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Buffalo's prosperity requires reformed labor laws

The City of Buffalo was once a manufacturing powerhouse, expanding its population from 353,000 to more than half a million in just 50 years. But in the 50 years that followed -- despite $4 billion spent in 2007 and another $1 billion in incentives just allocated by Gov. Andrew M. Cuomo -- Buffalo's economy continues to struggle, and its population stands at almost half its apex.

As a labor lawyer at Bethlehem Steel, I often traveled to the Lackawanna steel plant to handle labor disputes. It was obvious that the local steelworkers union was making decisions that were not in the best interest of employees. Union members were bound by contracts that created paralyzing inefficiencies where even the most enlightened employees were given the option only to quit or go down with the ship.

This behavior, which is far from isolated, demonstrates that unions care far more about their own power and comfort than they do about growing the economy and giving workers control over their own destiny. Labor reform is gaining ground across the rust belt, from Indiana to Minnesota, and Buffalo is a testament to the reason why.

When it comes to reforming our nation's labor laws, there's no better place to start than the Employee Rights Act (ERA), a new bill introduced by Sen. Orrin Hatch, R-Utah, and Rep. Tim Scott, R-S.C. The legislation increases accountability for union leaders, strengthens employee control over dues and puts an end to workplace intimidation and coercion.

Today, more than 90 percent of private-sector union members are represented by unions they never voted for, according to the Bureau of Labor Statistics. It's common sense that union members should have the same voice in choosing their representation as the rest of us do in a democracy.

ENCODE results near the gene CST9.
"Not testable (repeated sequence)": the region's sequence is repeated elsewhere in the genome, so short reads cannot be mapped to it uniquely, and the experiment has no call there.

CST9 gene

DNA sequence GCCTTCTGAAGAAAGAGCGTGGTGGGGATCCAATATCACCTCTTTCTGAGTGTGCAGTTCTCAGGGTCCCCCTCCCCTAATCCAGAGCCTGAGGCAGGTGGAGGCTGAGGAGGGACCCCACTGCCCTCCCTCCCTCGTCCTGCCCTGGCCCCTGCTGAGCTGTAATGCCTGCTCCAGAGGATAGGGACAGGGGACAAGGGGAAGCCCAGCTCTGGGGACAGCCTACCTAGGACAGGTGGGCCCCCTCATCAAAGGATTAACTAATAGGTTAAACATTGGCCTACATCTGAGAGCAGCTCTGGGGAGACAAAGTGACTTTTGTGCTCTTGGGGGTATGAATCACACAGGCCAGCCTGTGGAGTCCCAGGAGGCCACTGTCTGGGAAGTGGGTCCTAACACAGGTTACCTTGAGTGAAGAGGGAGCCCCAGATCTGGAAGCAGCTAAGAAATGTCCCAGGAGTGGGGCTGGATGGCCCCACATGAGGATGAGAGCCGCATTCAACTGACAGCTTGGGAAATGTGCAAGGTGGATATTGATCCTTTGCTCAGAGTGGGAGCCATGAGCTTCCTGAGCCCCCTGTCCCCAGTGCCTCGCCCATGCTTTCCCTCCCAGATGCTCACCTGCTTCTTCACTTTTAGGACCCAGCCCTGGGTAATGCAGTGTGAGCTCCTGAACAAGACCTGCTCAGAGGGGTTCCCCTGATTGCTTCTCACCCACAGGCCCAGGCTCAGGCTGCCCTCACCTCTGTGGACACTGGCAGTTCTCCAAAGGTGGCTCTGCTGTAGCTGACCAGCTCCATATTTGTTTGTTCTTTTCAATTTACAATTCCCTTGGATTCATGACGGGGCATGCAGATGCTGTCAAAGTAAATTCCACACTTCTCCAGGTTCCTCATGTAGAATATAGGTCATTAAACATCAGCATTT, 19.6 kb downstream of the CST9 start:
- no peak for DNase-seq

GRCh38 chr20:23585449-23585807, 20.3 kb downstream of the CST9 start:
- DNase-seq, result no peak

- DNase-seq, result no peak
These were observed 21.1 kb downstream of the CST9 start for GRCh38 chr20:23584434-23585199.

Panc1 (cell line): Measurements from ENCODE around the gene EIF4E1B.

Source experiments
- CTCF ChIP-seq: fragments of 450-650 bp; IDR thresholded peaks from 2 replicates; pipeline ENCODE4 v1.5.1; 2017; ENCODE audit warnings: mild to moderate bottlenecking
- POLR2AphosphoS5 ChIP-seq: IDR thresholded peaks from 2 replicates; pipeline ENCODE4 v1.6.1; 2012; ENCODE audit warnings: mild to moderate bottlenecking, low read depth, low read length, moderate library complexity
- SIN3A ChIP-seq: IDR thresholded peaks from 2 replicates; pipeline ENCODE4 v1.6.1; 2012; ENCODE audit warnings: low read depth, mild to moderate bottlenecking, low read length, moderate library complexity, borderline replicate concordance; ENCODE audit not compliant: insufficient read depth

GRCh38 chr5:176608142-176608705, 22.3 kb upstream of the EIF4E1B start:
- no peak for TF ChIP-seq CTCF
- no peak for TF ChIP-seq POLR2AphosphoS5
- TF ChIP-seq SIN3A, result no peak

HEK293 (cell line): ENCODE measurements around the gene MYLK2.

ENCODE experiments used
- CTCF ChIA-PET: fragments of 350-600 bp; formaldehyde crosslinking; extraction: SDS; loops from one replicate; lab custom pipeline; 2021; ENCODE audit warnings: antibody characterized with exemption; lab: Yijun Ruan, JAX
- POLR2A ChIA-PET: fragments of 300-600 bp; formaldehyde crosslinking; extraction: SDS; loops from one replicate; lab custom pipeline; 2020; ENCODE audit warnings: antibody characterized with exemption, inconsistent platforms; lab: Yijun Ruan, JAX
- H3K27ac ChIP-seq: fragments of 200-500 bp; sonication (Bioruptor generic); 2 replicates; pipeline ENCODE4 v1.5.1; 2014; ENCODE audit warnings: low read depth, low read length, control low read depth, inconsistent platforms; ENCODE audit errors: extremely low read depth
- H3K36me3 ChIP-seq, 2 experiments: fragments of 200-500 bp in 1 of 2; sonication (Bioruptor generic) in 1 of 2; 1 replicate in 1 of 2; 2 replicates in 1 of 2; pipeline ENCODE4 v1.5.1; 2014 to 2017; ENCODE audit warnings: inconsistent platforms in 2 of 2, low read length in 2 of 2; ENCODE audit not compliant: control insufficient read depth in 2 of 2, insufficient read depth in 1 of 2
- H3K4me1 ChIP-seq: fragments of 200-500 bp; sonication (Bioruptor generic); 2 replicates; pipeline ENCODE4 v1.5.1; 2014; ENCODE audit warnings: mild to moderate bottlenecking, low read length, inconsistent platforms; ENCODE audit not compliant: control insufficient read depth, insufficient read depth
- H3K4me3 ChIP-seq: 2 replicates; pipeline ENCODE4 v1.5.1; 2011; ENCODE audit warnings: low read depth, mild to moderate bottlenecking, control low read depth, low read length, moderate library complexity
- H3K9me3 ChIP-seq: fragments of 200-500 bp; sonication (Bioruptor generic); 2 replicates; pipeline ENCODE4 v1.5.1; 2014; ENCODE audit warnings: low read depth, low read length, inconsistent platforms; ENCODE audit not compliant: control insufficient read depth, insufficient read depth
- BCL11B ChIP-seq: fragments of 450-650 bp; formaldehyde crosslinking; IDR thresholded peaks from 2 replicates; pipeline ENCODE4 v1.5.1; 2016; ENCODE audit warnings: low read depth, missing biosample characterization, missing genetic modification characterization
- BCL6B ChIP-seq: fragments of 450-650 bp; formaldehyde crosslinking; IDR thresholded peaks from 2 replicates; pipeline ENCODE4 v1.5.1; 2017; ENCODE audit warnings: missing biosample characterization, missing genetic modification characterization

Currently, union bosses use employees like cash cows to bankroll politicians who make sure federal labor laws keep the gravy train running, and on time. The result? Less take-home pay, less productivity, and more waste and corruption. Under the ERA, unions would have to secure member approval before spending a dime of their paychecks for the benefit of specific candidates or political parties.

With the right pro-growth policies in place, Buffalo has the potential to rebound dramatically. But without a comprehensive reform of our labor laws, even the best-intended measures will disappoint as they have in the past. To turn the corner once and for all, power must be put back in the hands of employees -- where it belongs.

That's why the Employee Rights Act is all about employee rights versus union power, not big business versus big labor. With so much on the line, that's a message Buffalo can help send loud and clear to the politicians in Albany, and beyond.

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Rick Berman is executive director of the Center for Union Facts. To learn more about the ERA, visit www.Employee-RightsAct.com.